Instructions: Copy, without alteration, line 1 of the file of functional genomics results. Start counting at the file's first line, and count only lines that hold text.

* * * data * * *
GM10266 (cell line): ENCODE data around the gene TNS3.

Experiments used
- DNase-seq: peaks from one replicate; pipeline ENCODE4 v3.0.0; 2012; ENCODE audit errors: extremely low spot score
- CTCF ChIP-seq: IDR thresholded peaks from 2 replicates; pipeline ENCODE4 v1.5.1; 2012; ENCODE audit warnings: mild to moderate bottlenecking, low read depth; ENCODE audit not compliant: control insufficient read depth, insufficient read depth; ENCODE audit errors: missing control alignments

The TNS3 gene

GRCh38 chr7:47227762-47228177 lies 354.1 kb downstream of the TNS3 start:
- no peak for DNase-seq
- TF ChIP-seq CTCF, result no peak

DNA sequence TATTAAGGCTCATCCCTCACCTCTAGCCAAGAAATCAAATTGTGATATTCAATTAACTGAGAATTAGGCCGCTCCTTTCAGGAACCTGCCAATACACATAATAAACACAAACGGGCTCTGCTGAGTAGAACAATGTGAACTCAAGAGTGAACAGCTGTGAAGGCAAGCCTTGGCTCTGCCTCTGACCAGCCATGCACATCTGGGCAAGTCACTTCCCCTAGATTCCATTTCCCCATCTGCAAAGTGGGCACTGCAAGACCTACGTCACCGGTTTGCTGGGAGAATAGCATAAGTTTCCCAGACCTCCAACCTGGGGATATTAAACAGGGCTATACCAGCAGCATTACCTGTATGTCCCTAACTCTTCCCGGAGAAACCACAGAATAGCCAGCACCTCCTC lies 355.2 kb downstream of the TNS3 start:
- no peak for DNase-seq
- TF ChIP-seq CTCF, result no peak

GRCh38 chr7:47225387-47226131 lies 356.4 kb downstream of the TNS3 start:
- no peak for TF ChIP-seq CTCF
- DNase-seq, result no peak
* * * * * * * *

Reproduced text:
GM10266 (cell line): ENCODE data around the gene TNS3.